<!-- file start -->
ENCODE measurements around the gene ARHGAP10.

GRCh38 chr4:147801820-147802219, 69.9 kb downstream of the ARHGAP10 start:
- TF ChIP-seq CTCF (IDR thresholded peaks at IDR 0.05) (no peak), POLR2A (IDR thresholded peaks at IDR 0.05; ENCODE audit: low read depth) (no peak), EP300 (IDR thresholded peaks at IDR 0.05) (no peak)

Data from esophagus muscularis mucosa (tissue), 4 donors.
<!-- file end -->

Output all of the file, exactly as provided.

ENCODE measurements around the gene ARHGAP10.

GRCh38 chr4:147801820-147802219, 69.9 kb downstream of the ARHGAP10 start:
- TF ChIP-seq CTCF (IDR thresholded peaks at IDR 0.05) (no peak), POLR2A (IDR thresholded peaks at IDR 0.05; ENCODE audit: low read depth) (no peak), EP300 (IDR thresholded peaks at IDR 0.05) (no peak)

Data from esophagus muscularis mucosa (tissue), 4 donors.